Specifically, under Cl/8.4 the Contractor is required to submit a notice under Cl/20.1 “Contractor’s Claims” only, no later than 28 days from the date it became aware, or should have become aware, of the event causing a shortage in the availability of personnel and/or Goods to complete the Works.
Under Cl/19, however, the Contractor is required to submit two Notices: (1) under Cl/19.2 “Notice of Force Majeure” no later than 14 days after becoming aware of the event, and (2) under Cl/19.4 a Cl/20.1 “Contractor’s Claims” Notice, no later than 28 days from the date it became aware, or should have become aware, of the event preventing its performance.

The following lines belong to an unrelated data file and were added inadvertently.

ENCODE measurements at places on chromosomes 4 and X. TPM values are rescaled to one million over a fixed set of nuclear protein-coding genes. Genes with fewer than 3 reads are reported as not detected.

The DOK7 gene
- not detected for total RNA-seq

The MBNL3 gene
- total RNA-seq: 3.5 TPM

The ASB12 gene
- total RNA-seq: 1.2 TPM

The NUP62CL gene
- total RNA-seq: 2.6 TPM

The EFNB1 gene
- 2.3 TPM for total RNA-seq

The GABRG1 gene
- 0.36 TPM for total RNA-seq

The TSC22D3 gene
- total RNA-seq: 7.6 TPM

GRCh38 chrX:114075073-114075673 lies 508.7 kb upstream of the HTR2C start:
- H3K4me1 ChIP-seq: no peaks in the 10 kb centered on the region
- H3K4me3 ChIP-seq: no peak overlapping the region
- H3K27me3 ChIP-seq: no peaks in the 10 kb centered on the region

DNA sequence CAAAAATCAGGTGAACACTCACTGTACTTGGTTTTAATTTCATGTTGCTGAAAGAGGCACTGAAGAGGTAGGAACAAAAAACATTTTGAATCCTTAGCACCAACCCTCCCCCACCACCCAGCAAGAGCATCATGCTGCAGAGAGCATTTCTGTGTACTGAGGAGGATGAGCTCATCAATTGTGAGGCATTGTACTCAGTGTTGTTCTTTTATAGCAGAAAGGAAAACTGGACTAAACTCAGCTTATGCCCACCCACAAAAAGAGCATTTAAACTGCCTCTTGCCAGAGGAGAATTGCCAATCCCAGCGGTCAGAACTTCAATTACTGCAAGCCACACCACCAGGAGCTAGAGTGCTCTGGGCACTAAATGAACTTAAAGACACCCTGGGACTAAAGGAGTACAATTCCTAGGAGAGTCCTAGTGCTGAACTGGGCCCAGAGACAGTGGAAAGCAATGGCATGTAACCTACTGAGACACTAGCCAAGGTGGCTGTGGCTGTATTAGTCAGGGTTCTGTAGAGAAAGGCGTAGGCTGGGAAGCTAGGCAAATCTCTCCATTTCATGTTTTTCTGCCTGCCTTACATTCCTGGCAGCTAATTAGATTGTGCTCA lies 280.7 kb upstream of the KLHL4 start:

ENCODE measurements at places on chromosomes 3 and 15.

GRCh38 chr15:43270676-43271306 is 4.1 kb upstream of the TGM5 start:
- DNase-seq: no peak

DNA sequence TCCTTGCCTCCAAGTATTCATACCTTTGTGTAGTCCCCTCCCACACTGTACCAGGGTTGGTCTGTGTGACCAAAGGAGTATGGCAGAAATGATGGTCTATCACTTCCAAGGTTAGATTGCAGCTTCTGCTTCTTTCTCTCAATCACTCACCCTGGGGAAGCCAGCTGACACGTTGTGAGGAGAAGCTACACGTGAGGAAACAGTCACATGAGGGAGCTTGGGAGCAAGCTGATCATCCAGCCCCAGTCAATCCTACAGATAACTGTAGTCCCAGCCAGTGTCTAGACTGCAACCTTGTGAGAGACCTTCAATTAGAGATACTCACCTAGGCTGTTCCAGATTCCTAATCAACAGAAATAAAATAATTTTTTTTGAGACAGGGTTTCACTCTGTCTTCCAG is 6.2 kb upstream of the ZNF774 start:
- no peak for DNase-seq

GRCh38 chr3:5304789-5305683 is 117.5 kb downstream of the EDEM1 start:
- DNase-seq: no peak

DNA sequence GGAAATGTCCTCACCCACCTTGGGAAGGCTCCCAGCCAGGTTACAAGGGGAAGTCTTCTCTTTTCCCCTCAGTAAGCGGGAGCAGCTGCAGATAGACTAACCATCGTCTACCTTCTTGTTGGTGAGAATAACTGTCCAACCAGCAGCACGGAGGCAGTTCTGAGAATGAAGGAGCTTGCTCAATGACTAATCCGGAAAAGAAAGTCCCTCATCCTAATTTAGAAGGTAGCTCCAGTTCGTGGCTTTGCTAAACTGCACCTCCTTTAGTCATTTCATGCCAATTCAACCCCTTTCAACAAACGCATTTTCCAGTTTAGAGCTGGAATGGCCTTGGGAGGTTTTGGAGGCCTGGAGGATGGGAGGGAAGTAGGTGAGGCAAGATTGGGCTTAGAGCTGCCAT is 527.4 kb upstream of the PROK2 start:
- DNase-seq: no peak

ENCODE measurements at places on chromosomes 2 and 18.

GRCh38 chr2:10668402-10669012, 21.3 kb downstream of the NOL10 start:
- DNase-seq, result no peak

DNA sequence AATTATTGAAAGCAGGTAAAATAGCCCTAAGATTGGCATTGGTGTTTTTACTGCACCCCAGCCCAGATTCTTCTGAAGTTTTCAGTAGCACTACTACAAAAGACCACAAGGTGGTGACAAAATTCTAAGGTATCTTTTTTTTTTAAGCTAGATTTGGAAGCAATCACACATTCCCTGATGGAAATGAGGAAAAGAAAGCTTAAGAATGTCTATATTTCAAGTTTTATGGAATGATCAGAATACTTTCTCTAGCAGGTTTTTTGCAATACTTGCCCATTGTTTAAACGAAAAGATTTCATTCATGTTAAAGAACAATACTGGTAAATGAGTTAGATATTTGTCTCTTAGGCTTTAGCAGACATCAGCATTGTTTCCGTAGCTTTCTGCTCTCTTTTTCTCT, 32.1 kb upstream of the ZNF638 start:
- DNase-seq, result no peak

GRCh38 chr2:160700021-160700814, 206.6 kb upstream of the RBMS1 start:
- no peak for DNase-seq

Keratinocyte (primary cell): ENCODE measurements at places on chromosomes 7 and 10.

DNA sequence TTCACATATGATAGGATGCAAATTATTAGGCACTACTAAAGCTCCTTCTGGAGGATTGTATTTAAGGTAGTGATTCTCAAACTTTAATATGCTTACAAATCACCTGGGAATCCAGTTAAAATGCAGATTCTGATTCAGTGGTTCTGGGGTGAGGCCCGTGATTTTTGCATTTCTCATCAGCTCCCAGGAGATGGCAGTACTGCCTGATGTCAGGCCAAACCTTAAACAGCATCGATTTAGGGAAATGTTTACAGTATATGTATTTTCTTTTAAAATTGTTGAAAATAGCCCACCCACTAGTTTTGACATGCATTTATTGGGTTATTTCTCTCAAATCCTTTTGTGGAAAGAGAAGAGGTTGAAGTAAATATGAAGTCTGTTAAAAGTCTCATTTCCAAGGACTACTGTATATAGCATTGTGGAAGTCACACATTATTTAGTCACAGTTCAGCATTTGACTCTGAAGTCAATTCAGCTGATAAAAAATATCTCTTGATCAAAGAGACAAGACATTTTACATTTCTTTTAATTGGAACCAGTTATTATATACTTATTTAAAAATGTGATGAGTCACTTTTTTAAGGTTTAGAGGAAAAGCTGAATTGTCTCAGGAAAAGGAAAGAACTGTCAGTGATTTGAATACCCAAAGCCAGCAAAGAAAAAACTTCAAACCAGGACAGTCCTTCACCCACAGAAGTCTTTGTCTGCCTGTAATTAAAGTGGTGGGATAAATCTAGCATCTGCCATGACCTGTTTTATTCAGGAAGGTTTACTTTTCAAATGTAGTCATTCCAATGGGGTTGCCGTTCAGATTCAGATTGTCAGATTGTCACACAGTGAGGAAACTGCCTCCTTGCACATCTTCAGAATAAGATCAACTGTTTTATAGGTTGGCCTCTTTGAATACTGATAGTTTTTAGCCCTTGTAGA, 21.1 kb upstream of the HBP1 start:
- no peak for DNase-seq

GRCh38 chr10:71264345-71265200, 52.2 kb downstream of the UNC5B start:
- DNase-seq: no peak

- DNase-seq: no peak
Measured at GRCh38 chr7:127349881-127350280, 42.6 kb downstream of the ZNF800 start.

The Contractor should note that if it fails to submit its initial notice within the 28-day period mentioned above it may lose its right to claim i.e. “time barred” (Cl./20.1/Para.2). However, depending on the Contract’s terms and the facts, the Contractor may rely on Article 418(1) “Prescription” as a defence to the Employer’s claim that it has failed to comply with an arbitrary short time frame in which to provide such notices.
Fully Detailed Claim
Subsequent to its notice/s the Contractor should prepare and submit a “fully detailed claim” in accordance with the Contract’s requirements and reserve its legal rights.
Specifically, under Cl/20.1/Para.5 the Contractor is required to submit a “fully detailed claim”, which complies with the same, no later than 42 days from the date it became aware, or should have become aware, of the event giving rise to the claim. This includes the 28-day period to provide the initial Notice under Cl/20.1/Para.2.